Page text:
Cyber hijackers are increasingly using double extortion techniques, locking up systems and also blackmailing their victims into coughing up hundreds of thousands of dollars lest they see their sensitive data posted on the dark web, Palo Alto Networks’ Unit 42 security researchers said.
Indeed, the number of victims whose data was posted on leak sites rose 85 percent in 2021 to 2,566 organizations, according to Unit 42's analysis. Six in 10 leak site victims were in the Americas, followed by 31 percent in Europe, the Middle East and Africa, and nine percent in the Asia-Pacific region. In 2021, 35 new gangs emerged that use such tactics, Unit 42 said.
Among the incident response cases the security wing analyzed, ransom demands and payments rose noticeably in 2021, with the average demand spiking to $2.2 million and the average payment rising to $541,000. On average, ransom demands rose by roughly 144 percent from the prior year, while payments climbed 78 percent during the same period.
Actual payments expressed as a percentage of the demand show paint a more optimistic picture, said Unit 42’s researchers. “While the raw numbers have gone up, it is important to note the payouts tend to be significantly less than initial ransom demands,” the analysts wrote in a blog post. “We calculated actual payments were, on average, 42 percent of the initial ransom amount.”
Hackers levied ransomware attacks most often on the professional and legal services, construction, wholesale and retail, healthcare and manufacturing sectors.
The Conti ransomware group carried out most of the attacks last year, accounting for more than 20 percent of cases worked by Unit 42 consultants in 2021. At seven percent, REvil was the second most frequent perpetrator, followed by Hello Kitty and Phobos at five percent each. Conti also posted the names of 511 organizations on its Dark Web leak site, the most of any group.
In addition to crews using multiple extortion techniques to pry money from their victims, ransomware’s reach is extending through networks of affiliates. Unit 42 identified 56 active ransomware-as-a-service groups in 2021, some of which had been operating since 2020.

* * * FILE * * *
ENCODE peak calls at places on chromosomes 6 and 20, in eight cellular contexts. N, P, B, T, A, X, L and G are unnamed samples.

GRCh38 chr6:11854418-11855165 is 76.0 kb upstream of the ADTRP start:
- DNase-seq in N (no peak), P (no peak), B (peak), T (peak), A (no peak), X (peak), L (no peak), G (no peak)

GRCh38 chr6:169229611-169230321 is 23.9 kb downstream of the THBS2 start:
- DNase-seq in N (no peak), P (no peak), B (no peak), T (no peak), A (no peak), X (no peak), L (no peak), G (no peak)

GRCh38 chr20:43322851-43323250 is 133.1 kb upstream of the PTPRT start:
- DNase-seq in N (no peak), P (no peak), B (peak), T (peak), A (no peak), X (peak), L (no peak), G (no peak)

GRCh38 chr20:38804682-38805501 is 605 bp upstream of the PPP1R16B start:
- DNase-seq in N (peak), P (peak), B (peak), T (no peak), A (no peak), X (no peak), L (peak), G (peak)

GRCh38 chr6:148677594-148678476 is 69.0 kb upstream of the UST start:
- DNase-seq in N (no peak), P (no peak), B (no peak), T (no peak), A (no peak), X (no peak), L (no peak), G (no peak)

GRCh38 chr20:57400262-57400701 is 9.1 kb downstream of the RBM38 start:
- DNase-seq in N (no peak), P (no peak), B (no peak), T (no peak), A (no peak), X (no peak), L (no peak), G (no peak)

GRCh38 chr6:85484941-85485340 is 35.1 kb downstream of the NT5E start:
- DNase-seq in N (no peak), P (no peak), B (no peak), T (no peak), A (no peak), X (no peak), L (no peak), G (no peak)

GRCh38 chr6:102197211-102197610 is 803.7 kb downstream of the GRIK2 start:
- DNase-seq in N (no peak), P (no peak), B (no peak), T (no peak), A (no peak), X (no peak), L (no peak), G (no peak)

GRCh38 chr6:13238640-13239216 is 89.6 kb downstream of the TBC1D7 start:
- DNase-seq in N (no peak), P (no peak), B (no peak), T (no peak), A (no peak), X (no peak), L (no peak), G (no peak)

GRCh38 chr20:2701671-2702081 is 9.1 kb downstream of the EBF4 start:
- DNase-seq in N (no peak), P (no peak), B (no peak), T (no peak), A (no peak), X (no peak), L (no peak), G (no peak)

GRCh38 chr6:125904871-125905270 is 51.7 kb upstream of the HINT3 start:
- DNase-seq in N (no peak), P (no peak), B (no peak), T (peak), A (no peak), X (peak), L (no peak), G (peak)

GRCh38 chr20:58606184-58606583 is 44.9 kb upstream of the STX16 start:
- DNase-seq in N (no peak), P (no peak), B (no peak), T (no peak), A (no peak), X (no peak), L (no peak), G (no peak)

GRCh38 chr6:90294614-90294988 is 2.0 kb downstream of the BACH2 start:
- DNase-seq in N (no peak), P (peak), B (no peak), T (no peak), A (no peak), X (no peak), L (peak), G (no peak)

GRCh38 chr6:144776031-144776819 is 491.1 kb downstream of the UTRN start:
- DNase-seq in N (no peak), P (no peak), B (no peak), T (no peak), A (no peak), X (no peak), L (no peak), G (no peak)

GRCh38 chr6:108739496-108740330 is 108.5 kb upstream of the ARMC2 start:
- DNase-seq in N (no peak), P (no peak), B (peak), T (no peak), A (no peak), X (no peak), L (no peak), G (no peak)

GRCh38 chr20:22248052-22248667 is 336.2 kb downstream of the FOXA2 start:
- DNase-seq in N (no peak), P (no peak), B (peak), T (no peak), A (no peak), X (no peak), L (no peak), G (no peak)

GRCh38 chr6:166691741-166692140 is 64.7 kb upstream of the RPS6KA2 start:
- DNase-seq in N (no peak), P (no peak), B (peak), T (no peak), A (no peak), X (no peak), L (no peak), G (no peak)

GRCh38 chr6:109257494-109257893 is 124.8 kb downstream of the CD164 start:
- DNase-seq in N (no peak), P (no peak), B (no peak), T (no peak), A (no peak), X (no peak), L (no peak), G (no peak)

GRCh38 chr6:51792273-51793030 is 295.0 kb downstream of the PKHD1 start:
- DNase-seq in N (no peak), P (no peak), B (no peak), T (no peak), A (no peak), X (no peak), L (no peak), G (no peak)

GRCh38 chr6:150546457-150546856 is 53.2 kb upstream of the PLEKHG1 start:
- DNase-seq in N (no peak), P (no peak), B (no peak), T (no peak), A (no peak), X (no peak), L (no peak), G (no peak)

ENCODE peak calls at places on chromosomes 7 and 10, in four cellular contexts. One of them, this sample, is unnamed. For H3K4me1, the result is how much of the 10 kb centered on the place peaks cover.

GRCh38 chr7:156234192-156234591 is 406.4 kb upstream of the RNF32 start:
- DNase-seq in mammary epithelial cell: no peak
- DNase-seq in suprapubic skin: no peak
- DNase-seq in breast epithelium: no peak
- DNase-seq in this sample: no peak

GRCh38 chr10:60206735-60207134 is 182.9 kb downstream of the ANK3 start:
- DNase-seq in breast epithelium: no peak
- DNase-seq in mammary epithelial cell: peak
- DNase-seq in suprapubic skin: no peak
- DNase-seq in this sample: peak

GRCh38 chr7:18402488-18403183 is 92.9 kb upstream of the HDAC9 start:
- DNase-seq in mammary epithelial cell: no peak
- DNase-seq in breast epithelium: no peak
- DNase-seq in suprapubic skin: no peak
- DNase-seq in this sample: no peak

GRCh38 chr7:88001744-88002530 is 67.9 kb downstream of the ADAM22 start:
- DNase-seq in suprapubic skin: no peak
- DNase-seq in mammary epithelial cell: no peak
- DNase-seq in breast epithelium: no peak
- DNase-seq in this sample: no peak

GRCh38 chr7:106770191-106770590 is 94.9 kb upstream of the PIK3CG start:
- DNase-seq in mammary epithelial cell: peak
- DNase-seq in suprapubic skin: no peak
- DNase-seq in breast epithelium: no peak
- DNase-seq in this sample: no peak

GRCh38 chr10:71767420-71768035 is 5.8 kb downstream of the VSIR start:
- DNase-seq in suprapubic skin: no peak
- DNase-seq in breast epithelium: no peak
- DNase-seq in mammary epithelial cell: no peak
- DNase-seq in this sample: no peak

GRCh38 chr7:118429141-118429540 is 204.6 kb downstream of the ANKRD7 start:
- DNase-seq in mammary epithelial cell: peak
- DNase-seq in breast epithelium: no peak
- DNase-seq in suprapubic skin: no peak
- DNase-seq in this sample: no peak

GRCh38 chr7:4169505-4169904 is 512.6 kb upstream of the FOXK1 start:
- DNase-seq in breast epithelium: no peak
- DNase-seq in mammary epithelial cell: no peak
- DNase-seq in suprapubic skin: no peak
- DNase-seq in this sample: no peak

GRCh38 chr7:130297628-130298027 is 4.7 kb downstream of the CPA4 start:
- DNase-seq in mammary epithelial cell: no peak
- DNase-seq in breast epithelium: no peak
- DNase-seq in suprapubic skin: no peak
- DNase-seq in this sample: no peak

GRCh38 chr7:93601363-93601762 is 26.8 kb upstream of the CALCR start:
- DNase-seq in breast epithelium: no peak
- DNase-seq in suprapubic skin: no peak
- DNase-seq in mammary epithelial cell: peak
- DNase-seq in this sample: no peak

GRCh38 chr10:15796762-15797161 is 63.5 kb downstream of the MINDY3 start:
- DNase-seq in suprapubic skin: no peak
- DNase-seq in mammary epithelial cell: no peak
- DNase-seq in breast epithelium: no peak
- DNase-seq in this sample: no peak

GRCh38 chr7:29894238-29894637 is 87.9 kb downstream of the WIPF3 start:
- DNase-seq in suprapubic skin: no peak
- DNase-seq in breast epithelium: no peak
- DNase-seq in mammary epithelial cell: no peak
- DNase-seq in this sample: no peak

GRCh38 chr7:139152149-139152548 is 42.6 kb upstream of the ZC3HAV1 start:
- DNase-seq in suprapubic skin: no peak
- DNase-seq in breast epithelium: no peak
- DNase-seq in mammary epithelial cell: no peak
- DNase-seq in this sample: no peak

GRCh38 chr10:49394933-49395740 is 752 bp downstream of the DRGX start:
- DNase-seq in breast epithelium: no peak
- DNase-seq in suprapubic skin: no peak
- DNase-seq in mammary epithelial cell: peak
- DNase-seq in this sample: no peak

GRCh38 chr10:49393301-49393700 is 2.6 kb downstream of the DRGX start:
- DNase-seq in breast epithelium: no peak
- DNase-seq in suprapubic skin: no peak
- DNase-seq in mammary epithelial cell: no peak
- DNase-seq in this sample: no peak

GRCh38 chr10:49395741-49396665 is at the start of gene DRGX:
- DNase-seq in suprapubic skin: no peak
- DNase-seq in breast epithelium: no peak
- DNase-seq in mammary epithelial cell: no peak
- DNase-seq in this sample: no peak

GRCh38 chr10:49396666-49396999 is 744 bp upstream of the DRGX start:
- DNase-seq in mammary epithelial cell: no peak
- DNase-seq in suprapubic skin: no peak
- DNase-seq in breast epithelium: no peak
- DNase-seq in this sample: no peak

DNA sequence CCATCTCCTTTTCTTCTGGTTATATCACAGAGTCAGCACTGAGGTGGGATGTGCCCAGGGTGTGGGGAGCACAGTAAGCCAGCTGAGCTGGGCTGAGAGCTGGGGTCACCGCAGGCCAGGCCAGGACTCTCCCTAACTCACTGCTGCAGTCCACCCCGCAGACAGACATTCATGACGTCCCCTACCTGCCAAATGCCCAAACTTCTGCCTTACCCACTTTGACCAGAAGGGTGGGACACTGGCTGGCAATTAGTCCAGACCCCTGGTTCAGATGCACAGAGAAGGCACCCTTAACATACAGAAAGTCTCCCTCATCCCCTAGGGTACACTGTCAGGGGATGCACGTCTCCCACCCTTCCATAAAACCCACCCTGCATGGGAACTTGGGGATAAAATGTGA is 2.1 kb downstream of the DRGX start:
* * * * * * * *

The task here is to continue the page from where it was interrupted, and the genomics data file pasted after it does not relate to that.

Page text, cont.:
"In 2021, ransomware attacks interfered with everyday activities that people all over the world take for granted – everything from buying groceries, purchasing gasoline for our cars to calling 911 in the event of an emergency and obtaining medical care," said Jen Miller-Osborn, deputy director, Unit 42 Threat Intelligence.
Unit 42 suggested the following 10 steps to reduce the risk and impact of a ransomware attack:
- Stay educated on the evolving threat landscape to spot the latest threats and implement the latest safeguards.
- Analyze the business impact of losing critical data to understand what’s really at risk, including any potential upstream and downstream consequences.
- Assess internal and external readiness, including any third parties, partners or supply chain elements that could introduce risks to develop a comprehensive mitigation road map.
- Review and test your incident response plan with tabletop exercises and purple team testing simulations to work out kinks and bolster your ability to recover.
- Implement a Zero Trust strategy to eliminate implicit trust and continuously validate every stage of every digital interaction to make it harder for attackers to operate.
- Identify exposed assets (anything on the public internet) to reduce your attack surface.
- Prevent known and unknown threats by continuously identifying and blocking exploits, malware, and command-and-control traffic.
- Automate when possible, implementing tools (e.g., security orchestration, automation and response) that support the automated remediation of events.
- Secure cloud workloads by leveraging best practices and implementing security measures throughout the development life cycle.
- Make incident response experts an extension of your team to help create a predictable incident response budget and act faster to minimize the impact of an attack.